18 January 1851
First bank, the Union Bank of Australia, opens at Lyttelton.
A group of seaside businessmen formed the New Brighton Pier Company in 1888. There were many problems, one engineer even taking the company to court for non-payment of fees owed to him. A Frenchman, Mr. Duval, was the engineer for the pier as it finally emerged, a much reduced structure than that which was originally planned. The first pile was driven into the seabed on 2 May 1891 and the pier was opened by the Governor on 18 January 1894. At the time the structure consisted of nothing more than the pier itself and a turnstile leading on to it. The pier company came to the end of its life soon after the opening of the pier.
Various individuals owned it thereafter, erecting a building which accommodated tearooms and side shows. The most prominent owner of the pier was Charles Agar of Lyttelton. He struggled to make a profit from the complex and tried, without success, to get the government to buy it. For a long period after Agar’s death in 1931 the pier was in the hands of the Public Trust.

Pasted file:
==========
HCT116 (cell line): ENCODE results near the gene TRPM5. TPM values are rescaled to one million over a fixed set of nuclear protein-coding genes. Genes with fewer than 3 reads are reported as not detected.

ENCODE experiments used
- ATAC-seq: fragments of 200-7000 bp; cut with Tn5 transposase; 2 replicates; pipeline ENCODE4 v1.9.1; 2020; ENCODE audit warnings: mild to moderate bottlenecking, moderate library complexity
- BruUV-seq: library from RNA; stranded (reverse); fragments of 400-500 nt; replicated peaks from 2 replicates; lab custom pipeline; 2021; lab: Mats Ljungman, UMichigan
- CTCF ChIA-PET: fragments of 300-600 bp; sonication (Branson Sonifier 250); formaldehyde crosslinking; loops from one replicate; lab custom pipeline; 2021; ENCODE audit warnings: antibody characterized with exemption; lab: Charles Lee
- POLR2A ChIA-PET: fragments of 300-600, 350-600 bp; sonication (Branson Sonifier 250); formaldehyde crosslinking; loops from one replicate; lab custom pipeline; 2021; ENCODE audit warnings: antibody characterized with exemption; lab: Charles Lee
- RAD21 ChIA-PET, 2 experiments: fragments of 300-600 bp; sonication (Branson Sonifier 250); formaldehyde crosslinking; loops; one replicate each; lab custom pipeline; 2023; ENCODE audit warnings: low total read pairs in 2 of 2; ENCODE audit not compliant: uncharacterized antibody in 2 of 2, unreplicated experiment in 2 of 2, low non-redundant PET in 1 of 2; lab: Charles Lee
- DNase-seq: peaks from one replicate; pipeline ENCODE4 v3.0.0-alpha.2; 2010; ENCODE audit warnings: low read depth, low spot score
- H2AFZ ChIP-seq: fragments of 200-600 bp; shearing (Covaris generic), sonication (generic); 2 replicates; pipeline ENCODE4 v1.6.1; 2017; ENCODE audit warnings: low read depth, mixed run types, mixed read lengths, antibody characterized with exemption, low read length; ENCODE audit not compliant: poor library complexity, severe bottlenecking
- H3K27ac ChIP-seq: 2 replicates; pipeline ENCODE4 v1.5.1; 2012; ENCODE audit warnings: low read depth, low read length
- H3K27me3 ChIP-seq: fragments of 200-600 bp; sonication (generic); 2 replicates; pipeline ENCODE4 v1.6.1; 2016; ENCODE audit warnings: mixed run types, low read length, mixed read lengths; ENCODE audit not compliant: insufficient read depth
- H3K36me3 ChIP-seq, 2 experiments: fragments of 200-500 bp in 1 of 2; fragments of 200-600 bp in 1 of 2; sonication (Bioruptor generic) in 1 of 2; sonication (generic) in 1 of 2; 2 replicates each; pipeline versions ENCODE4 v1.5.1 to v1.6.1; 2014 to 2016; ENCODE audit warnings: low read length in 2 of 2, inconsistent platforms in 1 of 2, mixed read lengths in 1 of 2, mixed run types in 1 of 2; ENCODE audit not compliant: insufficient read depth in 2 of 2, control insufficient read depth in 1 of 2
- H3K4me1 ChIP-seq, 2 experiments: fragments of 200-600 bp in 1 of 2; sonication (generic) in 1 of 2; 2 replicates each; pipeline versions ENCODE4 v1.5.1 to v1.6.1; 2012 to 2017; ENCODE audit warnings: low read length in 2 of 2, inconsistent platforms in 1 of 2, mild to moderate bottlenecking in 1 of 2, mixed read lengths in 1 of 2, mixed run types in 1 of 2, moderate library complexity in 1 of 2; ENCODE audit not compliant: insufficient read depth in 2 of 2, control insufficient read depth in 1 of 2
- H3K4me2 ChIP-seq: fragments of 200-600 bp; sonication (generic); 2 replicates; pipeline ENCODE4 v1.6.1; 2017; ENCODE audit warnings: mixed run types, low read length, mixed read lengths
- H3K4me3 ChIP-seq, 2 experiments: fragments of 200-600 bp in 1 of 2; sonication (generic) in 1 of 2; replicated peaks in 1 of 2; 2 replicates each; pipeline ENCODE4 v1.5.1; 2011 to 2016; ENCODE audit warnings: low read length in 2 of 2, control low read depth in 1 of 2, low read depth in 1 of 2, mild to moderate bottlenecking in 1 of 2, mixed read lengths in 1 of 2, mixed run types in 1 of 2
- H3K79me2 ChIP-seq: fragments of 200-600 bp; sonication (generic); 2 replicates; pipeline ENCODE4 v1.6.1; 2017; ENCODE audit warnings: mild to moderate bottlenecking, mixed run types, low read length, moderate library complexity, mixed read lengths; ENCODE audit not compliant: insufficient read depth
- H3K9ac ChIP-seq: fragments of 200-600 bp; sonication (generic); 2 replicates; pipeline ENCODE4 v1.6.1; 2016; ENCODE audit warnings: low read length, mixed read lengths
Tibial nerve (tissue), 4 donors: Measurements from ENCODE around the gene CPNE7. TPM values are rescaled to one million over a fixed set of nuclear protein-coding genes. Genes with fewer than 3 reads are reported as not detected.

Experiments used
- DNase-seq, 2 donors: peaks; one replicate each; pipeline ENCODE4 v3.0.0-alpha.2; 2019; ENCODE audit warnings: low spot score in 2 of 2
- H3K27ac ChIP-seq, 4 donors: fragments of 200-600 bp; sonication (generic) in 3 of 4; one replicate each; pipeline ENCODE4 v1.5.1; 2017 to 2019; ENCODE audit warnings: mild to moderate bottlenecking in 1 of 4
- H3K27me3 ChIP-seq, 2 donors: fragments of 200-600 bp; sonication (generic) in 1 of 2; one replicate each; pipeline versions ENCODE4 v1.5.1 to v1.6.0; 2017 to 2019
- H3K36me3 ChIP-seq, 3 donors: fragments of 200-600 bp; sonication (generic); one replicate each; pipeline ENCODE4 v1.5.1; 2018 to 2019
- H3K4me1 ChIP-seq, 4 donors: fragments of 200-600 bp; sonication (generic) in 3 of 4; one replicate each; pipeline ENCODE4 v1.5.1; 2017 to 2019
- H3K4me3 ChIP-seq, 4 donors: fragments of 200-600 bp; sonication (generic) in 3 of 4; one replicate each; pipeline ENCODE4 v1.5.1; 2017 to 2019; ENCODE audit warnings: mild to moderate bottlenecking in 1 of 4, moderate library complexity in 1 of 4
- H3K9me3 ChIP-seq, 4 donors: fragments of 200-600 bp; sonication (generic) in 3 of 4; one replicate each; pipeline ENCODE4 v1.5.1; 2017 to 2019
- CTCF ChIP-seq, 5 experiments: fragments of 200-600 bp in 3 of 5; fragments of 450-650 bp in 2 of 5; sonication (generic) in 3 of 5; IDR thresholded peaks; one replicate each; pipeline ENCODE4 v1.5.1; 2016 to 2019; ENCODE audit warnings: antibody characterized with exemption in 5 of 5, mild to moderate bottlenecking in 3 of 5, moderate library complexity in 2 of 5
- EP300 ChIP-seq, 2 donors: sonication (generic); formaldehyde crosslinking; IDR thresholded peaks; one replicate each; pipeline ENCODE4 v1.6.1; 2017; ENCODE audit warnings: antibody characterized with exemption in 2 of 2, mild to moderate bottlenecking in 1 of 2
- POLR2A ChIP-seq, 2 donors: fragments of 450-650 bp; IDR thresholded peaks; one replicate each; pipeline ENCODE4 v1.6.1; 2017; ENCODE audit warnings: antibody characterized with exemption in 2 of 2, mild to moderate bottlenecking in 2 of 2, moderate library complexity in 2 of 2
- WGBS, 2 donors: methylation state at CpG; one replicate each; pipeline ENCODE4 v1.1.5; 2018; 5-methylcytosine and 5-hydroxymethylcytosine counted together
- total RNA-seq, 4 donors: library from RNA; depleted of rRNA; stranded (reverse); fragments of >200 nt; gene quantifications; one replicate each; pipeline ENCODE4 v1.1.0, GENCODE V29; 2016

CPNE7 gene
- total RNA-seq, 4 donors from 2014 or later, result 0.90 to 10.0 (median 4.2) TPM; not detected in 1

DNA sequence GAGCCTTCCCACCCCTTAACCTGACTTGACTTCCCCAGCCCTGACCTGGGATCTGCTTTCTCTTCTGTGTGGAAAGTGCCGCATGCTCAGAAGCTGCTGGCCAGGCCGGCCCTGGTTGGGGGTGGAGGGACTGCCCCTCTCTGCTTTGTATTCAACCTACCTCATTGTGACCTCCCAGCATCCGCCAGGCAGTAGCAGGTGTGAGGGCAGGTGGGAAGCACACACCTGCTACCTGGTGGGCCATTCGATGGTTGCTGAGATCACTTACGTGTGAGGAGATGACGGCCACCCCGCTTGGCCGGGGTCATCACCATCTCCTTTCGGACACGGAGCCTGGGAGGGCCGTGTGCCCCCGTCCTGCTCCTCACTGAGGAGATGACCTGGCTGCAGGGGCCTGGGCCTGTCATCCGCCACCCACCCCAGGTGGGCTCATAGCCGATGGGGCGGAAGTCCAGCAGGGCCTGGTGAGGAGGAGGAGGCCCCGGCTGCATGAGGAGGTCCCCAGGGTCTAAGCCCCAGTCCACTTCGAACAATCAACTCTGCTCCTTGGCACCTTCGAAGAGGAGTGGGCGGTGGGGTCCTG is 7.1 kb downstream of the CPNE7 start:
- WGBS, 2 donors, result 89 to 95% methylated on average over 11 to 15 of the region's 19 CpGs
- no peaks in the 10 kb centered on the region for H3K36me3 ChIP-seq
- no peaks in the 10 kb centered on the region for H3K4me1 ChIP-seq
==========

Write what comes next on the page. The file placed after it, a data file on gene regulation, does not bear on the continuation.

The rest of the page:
Ultimately, it was purchased by Leonard Hampton ‘Sam’ Duffield who let people fish from the pier. Duffield belonged to the syndicate which sought to bring controversial English call-girl Mandy Rice-Davies to New Zealand. Duffield hoped that Mandy would sing at the New Brighton pier. Keith Holyoake’s Government banned her. In Oct. 1964 the pier was demolished. Sam Duffield died two years later.
Sources: A seaside item which never really succeeded / Richard Greenaway, The Press, 22 May 1976; New Brighton scrapbooks 1847-1940 / Alfred William Owles, held by Christchurch City Libraries
More January events in our Christchurch chronology.